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Daily Briefing. Max Ophüls @TCM

Also: Free Korean films in New York, first reviews of Geoff Dyer's Zona and more.
The DailyLetter from an Unknown Woman

At the Parallax View, Sean Axmaker sends out a DVR alert to TCM viewers in the US — this happens tonight:

The evening of Max Ophüls in Hollywood is followed by two of his greatest French films, La Ronde (1950) and The Earrings of Madame de… (1954), but while they are well represented in superb DVD editions stateside, the four American films showing Monday night — Letter from an Unknown Woman (1948), The Reckless Moment (1949), Caught (1949) and the rarity The Exile (1947), his Hollywood debut — have still not been released on DVD in the US.

The films of Ophüls haunt the space between the idealism of unconditional love and the reality of social barriers and fickle lovers. Yet his greatest films are anything but cynical; ironic certainly, but also melancholy, sad and wistful, and always respectful of the dignity of those who love well if not too wisely. His fluid, elegantly choreographed camerawork and intimate yet observant directorial presence have resulted in some of the most delicate and beautiful films made on either side of the Atlantic, but his American films have never been as celebrated as his more overtly stylized and seductively romantic French films (Ophüls left Germany in the early 1930s for the same reason so many fellow artists did).

Farran Nehme: "I date my abiding passion for Joan Fontaine to my first viewing of Letter from an Unknown Woman, Max Ophüls's 1948 masterpiece, as pure an example of a woman's picture as exists."

Awards. "Michael, the debut directorial feature by highly sought-after Austrian casting director and occasional actor Markus Schleinzer, won the prestigious Max Ophüls Prize in Saarbrücken," reports Bénédict Prot at Cineuropa. "For the past 33 years, the award has honored promising talents of German-speaking cinema to see many of them go on to become renowned directors."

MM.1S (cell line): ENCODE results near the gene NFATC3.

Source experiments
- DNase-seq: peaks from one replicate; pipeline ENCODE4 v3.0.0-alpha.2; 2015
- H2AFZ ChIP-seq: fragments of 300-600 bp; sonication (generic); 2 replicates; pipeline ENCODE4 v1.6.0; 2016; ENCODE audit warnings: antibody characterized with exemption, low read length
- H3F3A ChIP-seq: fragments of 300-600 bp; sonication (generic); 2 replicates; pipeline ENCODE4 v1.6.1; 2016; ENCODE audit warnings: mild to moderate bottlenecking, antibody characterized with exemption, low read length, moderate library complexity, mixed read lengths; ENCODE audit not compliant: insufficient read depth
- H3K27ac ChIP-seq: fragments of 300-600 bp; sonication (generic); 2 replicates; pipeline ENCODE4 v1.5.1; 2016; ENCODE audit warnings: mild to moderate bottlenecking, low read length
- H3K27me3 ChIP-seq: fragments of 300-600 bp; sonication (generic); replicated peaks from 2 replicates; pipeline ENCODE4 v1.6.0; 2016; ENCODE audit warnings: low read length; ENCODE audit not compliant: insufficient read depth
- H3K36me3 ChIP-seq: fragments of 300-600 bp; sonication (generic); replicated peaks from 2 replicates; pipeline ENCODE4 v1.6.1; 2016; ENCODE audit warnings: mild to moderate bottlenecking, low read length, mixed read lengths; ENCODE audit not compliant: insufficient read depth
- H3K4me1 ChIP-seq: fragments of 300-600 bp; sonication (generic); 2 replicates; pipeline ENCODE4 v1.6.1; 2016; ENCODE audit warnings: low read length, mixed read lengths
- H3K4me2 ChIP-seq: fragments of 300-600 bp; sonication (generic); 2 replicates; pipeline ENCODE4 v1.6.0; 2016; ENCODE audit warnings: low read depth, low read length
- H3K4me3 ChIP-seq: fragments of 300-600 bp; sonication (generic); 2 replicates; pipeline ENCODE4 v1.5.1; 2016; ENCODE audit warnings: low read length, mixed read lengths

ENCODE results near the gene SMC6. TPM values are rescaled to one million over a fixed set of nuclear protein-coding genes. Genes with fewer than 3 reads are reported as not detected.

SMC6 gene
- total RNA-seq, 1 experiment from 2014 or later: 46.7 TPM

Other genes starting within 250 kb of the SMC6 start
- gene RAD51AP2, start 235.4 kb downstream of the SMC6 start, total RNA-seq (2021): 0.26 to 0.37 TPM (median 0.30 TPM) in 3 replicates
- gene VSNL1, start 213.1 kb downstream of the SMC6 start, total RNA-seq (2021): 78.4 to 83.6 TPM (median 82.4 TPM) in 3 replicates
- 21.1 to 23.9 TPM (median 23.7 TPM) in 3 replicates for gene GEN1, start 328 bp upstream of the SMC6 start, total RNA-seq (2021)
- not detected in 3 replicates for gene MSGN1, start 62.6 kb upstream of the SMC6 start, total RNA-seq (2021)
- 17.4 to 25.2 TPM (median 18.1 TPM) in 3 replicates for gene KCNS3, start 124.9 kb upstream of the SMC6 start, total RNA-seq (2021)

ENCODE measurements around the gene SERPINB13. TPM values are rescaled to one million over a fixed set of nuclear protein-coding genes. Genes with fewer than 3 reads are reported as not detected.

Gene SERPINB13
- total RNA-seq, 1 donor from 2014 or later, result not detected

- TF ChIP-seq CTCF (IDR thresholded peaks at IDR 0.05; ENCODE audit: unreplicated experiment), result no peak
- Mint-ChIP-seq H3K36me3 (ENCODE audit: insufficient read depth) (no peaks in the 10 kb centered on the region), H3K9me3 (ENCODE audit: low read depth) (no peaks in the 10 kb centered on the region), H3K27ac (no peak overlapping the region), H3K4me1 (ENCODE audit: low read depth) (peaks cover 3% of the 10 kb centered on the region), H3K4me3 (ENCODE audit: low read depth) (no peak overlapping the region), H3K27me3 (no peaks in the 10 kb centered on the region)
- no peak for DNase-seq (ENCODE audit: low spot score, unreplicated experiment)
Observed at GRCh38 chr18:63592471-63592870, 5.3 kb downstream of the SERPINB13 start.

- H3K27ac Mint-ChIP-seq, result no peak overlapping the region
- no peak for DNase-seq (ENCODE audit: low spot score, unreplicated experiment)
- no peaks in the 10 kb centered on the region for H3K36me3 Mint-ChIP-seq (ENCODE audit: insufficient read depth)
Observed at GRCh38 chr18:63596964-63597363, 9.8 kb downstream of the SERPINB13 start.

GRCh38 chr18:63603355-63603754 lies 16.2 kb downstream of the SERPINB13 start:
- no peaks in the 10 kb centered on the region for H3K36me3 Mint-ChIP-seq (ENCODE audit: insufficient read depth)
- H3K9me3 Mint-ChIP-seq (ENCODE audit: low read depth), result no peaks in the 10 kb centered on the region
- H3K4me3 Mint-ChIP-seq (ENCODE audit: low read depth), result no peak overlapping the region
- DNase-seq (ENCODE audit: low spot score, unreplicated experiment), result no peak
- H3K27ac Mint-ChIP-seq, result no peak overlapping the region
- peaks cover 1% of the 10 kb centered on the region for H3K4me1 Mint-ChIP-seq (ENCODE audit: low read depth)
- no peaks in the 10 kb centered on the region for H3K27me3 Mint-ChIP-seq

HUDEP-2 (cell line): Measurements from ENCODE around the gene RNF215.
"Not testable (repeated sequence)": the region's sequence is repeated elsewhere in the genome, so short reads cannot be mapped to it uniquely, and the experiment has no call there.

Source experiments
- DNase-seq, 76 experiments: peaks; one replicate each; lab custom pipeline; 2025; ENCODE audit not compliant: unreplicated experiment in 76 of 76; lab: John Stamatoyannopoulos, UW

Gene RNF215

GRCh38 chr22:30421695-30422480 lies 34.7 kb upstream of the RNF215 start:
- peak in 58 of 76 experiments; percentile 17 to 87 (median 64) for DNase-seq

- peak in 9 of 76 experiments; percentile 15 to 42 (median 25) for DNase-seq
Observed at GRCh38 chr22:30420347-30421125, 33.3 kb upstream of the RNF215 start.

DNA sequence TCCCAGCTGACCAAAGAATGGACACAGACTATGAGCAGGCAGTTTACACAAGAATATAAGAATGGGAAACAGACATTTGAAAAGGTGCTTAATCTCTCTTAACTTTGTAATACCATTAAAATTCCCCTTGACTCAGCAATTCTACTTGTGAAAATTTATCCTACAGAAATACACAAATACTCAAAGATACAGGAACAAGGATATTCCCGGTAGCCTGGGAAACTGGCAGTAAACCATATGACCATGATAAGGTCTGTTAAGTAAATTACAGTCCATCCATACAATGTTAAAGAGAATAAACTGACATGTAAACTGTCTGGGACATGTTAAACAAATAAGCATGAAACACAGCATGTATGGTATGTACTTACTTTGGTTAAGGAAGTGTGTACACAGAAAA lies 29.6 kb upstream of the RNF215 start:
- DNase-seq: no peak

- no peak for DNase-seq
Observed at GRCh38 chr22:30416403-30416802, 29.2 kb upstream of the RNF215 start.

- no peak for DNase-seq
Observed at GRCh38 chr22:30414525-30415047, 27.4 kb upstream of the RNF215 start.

"What's the Worst Movie of 2011?" Vulture's asked a slew of critics. You can watch the slideshow, but the real fun is in the comment-laden individual ballots.

The 2011 Internet Movie Poster Awards.

"The International Cinephile Society has announced the nominees for its 9th annual ICS Awards," and Devin Lee Fuller's got 'em at indieWIRE.

In the works. "Reese Witherspoon and Ryan Reynolds are attached to star in the indie biopic Big Eyes, which is based on the true story of Margaret and Walter Keane, whose pop-eyed paintings became a sensation in the 1960s." Daniel Miller in the Hollywood Reporter: "Scott Alexander and Larry Karaszewski will write and direct the film, with Tim Burton set to produce."

Lawrence Kasdan will direct an adaptation of Stay Close, a novel by Harlan Coben (Tell No One) that'll be out in March, reports Simon Dang at the Playlist.

New York. Kim Ki-duk's Rough Cut (2008) screens tomorrow evening as part of a series of free screenings of Korean films at Tribeca Cinemas. Related reading: Grady Hendrix at Slate on why Koreans are flocking to deeply dark and cynical films about the war such as Jung Han's The Front Line. I never got around to a roundup on that one, but I'll point you now to reviews from David Fear (Time Out New York, 2/5), Ernest Hardy (Voice), Stephen Holden (New York Times), Noel Murray (AV Club, B), Peter Nellhaus, Michelle Orange (Movieline, 6.5/10) and Bill Weber (Slant, 2/4).

More reading. You may remember that, in October, I noted that Geoff Dyer had a book on the way, Zona, a reading of Tarkovsky's Stalker that blends fiction and criticism. It still won't hit shelves until next month, but the first reviews have begun to appear: Stuart Kelly (Scotsman) and Igor Toronyi-Lalic (Telegraph).

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